Once, as an undergraduate, I was reading negative feedback from a creative writing tutor when something dawned on me. It was a useful little epiphany regarding a fact that everyone knows, but few take heed of; a good writing style isn’t something that you can learn in class. Writers develop their craft over years and years of doing it, and doing it badly, until, if they persevere long enough, something good is produced. They read constantly to come to grips with why some passages are so fresh, yet others lie unreadable in their banality. Up to this point, I’d been relying on a university module to improve my writing skills – waiting for that magic lecture in which everything was revealed. Those who offered creative writing lessons, from that moment on, I viewed with suspicion and scepticism.
Yet, if you have the writing bug – and the discipline – a bit of guidance is something worth considering. And the Craft of Comedy conference, which was at Venue Cymru from March 30th to April 1st, was more than a bit of guidance. As the name suggests, it wasn’t a three-day creative writing seminar which veered towards comedy, but an overview of the entire industry. Covering niche areas, it was a must for anyone who creates the material but doesn’t know where to go next. Not that there weren’t any lessons in writing itself, but that wasn’t its sole purpose – it really did cover the entire craft.
One of the most interesting talks I heard was from a few individuals who’d made a career out of social media. One of the talkers began his career in comedy in an unlikely place – running his local pub’s Twitter account. From there he got noticed by other businesses for his wit and style. The name of this position is “social writer”, I learned – as well as a good sense of humour, social writers need a good understanding of how social media works, and a sixth sense for current and upcoming trends. Brave new world.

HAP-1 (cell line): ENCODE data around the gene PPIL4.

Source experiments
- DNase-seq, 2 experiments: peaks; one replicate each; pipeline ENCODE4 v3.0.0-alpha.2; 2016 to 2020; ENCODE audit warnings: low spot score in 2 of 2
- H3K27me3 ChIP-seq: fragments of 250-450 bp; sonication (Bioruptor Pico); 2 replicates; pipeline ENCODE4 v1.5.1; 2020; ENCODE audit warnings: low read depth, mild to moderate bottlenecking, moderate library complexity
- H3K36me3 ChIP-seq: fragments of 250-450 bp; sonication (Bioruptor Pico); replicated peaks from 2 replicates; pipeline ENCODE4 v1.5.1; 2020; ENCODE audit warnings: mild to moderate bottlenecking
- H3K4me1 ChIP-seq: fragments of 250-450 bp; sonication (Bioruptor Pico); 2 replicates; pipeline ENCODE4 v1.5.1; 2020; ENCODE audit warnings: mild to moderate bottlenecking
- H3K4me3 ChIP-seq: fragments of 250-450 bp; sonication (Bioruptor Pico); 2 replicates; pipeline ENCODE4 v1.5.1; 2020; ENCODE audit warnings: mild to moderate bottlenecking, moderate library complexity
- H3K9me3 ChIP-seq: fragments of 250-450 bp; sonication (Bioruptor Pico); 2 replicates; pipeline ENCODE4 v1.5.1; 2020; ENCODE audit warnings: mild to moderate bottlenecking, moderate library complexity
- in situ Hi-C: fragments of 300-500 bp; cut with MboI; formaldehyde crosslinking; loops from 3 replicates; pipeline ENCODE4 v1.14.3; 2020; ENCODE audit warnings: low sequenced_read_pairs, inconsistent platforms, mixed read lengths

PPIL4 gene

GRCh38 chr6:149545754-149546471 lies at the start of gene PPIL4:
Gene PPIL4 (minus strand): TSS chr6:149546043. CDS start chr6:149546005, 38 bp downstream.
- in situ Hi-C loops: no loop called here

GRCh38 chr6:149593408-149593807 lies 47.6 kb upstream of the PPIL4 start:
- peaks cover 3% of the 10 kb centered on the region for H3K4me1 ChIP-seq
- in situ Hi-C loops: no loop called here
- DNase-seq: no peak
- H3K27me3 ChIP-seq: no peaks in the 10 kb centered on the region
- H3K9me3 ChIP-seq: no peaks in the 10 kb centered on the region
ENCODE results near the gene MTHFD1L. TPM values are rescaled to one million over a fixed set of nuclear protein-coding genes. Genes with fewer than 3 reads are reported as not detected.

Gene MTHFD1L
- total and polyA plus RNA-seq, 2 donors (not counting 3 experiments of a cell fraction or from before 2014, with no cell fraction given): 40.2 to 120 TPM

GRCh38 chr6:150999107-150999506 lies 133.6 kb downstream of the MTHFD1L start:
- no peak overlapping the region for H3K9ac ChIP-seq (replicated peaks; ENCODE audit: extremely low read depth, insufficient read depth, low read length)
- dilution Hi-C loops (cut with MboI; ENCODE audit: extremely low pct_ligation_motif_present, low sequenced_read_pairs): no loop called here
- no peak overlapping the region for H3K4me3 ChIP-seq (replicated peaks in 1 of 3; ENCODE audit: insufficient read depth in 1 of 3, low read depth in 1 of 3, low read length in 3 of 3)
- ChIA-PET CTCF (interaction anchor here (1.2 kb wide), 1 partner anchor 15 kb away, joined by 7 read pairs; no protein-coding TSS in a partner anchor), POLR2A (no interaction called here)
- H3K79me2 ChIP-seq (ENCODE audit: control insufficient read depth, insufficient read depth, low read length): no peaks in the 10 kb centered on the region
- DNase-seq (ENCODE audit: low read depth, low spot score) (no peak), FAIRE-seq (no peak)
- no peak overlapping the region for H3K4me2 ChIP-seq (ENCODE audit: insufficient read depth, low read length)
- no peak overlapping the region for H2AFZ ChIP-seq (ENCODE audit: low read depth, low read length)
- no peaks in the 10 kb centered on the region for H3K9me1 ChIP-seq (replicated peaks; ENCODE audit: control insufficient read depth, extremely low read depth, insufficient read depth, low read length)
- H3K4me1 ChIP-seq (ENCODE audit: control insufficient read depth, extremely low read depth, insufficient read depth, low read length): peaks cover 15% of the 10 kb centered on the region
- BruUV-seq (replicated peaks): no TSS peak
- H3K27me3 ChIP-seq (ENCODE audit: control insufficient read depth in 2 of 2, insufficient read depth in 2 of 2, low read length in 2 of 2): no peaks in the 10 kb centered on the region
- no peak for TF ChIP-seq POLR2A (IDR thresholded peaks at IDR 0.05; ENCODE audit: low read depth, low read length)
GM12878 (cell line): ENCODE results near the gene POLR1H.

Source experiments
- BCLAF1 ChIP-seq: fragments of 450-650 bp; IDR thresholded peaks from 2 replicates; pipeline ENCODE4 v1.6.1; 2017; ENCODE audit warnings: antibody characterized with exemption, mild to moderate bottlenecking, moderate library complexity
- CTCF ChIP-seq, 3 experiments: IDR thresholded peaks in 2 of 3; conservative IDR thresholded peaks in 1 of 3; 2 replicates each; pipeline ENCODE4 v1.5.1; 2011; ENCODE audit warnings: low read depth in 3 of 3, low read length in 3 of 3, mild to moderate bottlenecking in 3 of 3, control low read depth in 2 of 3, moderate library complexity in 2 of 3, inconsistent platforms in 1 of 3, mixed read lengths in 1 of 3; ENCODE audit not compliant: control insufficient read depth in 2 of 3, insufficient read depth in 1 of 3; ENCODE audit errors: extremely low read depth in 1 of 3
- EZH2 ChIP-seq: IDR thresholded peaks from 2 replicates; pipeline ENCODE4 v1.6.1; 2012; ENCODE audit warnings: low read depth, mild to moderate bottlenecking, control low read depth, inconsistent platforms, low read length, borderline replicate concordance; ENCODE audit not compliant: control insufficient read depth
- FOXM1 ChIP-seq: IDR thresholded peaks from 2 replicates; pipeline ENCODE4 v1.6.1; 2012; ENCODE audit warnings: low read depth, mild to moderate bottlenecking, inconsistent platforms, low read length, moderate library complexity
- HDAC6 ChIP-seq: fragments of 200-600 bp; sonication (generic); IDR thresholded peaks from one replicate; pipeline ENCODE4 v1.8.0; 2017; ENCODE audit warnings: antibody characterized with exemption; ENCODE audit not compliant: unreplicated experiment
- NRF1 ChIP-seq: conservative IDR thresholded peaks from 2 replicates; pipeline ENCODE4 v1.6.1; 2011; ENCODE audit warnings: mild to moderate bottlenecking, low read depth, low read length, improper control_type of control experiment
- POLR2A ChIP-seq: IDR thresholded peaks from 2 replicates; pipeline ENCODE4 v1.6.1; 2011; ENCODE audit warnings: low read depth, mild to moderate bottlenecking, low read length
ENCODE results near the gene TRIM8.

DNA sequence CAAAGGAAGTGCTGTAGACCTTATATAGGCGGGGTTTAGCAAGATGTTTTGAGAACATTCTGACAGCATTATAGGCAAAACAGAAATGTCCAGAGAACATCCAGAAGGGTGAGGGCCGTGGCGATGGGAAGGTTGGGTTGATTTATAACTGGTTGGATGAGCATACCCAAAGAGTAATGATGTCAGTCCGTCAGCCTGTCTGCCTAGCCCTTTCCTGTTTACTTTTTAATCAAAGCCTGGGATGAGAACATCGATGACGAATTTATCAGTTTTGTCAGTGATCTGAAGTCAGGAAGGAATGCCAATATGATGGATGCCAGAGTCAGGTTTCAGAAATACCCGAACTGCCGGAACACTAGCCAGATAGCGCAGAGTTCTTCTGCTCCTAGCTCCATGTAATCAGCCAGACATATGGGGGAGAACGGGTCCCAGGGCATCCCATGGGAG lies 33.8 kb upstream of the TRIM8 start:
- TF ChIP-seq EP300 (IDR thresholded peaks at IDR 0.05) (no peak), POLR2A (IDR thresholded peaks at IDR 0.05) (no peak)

After a handy talk from Gail Raynard from the Writer’s Guild, the first big interview was from Comedian Elis James. He spoke in Welsh, and the audio translator did a damn good job of keeping up with the raconteur, as well as translating both language and humour – kudos to her. This was the first of a few interviews in the main hall, all of which were both candid, interesting and informative – especially the one with QI’s Alan Davies.
The theme of topical comedy was a big presence at the conference, and a seminar from a few of the HIGNFY writers was a highlight for me. We were split into groups, given a piece of news, and told to go crazy with it. It’s a promising idea for a party game, come to think of it.
You’d expect a conference full of writers to be quiet; after all, we writers have a solitary job well suited to introverts. But alas, creatives involved in comedy are a different breed to regular creatives. While events like this won’t teach you how to write, if you’re already typing away day and night they’re almost imperative. Everyone there was talkative, and during the breaks you’d always find yourself talking and joking with someone. I expect next year’s to be even bigger, so if you’re a budding writer, a veteran, or one already in the trade – this isn’t an opportunity to be missed.